Mortgage fraud is a crime that affects all parties involved in a real estate transaction, including buyers, sellers, lenders, and title companies. The victim of mortgage fraud may be anyone involved in the transaction, but it is typically the lender that suffers the most financial loss.
The lender is often the victim of mortgage fraud because they are the party that advances the funds to the borrower. The lender relies on the accuracy of the information provided by the borrower to determine if the loan is a good risk. If the lender is misled by false information, they may be left with a loan that is unlikely to be repaid. In addition, they could also lose money on a foreclosure if the borrower defaults on the loan. If a fraudulent loan is approved, the buyer may be left with a loan they cannot afford and may find themselves in financial distress.
The seller may also be a victim if they are unaware of the fraud and unknowingly accept a loan that is not likely to be repaid. Title companies and other parties that rely on the accuracy of the loan documents may also suffer financial losses. In short, mortgage fraud affects everyone involved in the transaction. While the lender is the party that suffers the most financial loss, all parties involved should take steps to protect themselves and ensure the accuracy of the loan documents.
Can a Mortgage Fraud Conviction Be Expunged?
In Nevada, the state’s criminal record sealing laws allow those convicted of certain crimes to have their case sealed from public view. To have a mortgage fraud case sealed in Nevada, the individual must first be eligible for record sealing. Those convicted of a felony are eligible for sealing after a certain period has passed. The amount of time varies depending on the severity of the crime, but it is generally five years after the completion of the sentence.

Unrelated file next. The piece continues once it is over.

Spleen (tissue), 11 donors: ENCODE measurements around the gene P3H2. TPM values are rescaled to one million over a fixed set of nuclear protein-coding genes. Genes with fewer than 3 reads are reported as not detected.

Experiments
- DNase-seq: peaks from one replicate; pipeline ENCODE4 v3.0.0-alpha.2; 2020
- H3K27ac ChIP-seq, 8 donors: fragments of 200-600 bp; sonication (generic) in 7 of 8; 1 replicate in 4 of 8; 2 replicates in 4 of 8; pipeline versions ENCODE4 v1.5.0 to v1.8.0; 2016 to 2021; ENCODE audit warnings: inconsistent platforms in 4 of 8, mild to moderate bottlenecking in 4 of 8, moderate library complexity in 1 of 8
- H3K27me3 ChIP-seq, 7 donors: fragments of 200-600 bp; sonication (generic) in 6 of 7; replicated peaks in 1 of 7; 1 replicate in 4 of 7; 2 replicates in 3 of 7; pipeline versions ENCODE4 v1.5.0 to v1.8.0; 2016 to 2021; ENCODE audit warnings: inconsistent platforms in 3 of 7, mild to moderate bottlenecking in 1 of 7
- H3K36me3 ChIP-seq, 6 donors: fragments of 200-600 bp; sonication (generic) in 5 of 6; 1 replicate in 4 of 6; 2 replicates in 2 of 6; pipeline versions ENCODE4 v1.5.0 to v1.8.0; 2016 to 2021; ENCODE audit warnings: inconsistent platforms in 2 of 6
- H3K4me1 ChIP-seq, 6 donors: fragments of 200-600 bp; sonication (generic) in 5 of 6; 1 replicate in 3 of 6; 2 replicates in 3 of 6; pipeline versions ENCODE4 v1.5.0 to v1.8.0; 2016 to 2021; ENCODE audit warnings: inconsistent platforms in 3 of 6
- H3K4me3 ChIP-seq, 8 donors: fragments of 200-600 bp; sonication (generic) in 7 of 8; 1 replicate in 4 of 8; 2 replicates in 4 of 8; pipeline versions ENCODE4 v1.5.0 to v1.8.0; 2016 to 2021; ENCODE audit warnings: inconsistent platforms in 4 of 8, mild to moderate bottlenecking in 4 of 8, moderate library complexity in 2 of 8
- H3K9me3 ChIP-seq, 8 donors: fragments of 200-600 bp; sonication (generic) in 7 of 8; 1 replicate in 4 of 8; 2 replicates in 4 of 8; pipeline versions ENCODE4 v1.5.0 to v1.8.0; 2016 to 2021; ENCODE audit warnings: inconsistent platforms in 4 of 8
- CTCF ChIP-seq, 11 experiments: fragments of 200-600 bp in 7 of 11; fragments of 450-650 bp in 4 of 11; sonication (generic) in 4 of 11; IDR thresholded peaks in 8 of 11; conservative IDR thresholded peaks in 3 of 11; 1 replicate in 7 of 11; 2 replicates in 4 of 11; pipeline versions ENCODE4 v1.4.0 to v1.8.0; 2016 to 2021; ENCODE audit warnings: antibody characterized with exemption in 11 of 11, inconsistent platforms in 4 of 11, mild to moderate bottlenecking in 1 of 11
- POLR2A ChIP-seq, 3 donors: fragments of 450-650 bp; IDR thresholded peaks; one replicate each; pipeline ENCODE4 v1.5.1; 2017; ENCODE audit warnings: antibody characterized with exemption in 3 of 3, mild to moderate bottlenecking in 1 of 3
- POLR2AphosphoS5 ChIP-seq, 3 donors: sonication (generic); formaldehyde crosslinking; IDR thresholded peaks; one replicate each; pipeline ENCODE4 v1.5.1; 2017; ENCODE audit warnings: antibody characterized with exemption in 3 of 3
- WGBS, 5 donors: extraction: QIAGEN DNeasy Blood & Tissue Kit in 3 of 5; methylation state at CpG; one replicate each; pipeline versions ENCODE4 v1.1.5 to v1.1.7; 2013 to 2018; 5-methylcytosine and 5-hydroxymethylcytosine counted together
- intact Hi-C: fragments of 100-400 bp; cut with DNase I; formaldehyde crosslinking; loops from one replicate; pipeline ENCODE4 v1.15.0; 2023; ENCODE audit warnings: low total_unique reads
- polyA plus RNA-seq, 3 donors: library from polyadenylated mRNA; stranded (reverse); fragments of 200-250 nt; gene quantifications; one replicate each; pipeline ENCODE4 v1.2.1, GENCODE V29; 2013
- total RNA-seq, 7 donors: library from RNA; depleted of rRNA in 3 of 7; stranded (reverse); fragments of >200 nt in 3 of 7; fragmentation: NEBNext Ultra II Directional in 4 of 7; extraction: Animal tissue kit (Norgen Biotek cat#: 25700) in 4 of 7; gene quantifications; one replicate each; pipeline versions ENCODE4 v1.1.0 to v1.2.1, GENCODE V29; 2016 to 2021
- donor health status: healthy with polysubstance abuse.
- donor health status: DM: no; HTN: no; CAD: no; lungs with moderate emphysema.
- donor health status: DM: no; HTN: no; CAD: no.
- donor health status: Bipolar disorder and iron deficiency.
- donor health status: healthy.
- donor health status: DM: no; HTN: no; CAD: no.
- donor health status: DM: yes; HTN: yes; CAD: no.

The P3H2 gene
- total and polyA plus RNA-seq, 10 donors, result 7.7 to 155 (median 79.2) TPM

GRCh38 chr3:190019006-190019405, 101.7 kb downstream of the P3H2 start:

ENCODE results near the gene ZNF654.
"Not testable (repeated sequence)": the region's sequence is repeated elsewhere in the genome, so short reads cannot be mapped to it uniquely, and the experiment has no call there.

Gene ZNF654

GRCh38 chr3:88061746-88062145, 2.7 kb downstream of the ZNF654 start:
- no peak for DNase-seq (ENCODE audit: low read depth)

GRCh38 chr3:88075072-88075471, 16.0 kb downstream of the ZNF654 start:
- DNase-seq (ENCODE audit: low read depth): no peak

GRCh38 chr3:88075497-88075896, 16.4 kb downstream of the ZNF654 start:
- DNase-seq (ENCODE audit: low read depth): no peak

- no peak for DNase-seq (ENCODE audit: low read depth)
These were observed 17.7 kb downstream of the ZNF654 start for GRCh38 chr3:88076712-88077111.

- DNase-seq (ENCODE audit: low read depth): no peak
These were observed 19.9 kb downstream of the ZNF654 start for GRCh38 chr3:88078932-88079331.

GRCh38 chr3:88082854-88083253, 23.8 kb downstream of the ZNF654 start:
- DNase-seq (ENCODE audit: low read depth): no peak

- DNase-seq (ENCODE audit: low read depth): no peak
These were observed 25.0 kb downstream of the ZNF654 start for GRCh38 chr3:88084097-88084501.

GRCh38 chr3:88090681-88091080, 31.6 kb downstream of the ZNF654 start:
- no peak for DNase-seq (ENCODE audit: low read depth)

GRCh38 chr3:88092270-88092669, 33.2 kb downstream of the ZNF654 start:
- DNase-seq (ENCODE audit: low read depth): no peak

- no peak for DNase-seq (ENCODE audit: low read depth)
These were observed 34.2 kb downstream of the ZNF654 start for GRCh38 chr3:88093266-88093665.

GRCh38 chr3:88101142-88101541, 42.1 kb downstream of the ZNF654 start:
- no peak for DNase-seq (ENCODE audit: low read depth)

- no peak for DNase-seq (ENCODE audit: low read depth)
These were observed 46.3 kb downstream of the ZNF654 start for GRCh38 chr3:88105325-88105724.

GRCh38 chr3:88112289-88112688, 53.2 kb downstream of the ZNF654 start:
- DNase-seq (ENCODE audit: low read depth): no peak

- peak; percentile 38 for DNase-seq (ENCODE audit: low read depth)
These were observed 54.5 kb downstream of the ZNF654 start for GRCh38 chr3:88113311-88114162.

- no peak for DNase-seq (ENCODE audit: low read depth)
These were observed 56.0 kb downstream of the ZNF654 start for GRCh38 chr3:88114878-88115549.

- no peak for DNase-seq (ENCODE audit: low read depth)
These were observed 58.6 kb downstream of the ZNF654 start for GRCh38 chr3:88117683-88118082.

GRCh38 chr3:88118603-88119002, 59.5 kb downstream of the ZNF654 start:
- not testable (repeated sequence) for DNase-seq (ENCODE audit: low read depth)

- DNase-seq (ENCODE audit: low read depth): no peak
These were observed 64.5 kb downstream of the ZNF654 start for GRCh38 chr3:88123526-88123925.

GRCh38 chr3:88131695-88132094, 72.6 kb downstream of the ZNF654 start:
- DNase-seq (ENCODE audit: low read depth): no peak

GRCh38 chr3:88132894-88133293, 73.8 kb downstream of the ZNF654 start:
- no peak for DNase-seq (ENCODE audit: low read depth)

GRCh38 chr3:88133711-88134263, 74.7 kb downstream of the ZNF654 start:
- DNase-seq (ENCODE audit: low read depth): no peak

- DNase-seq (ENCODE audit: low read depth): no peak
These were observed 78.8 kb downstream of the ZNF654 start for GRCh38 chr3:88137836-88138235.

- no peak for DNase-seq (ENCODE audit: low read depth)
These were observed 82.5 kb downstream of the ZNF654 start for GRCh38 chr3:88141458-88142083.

Those convicted of a misdemeanor are eligible for record sealing immediately after their sentence is completed. Once eligibility has been established, the individual must file a petition for criminal record sealing with the court in the county where the conviction occurred. The petition must include information, such as the individual’s name, address, and the details of their conviction. The court will then review the petition and determine whether or not to grant the request. If the court grants the request, the individual’s criminal record will be sealed from public view. This means that the records related to the case, including court documents and arrest records, will no longer be accessible to the public.
Apart from the benefits associated with having your criminal record sealed, there are also restrictions associated with it. For example, certain government agencies, such as law enforcement and licensing boards, may still be able to access the individual’s criminal record.
Can a Mortgage Fraud Conviction Lead to Deportation?
In the United States, mortgage fraud is considered a federal crime and is punishable by up to 30 years in prison and a fine of up to $1 million. Depending on the severity of the crime, the perpetrator could also face deportation. This is because mortgage fraud is considered a crime of “moral turpitude”, meaning that it is considered to be a serious offense that reflects negatively on a person’s moral character. To be deported for committing mortgage fraud, the crime must meet certain criteria. It must involve more than just making false statements on a loan application. It must involve a scheme to defraud a financial institution or another person. Additionally, it must involve more than $10,000 in funds or at least five people. It must also be proven that the perpetrator acted with intent to defraud.
Find a Criminal Defense Attorney Near Me
If you or someone you know is facing criminal or civil charges related to mortgage fraud in Las Vegas, Nevada, The Law Offices of Martin Hart can provide the necessary legal advice and assistance. Our attorneys have extensive experience in fraud-related cases and will fight to protect your rights. Call us today at 702-380-4278.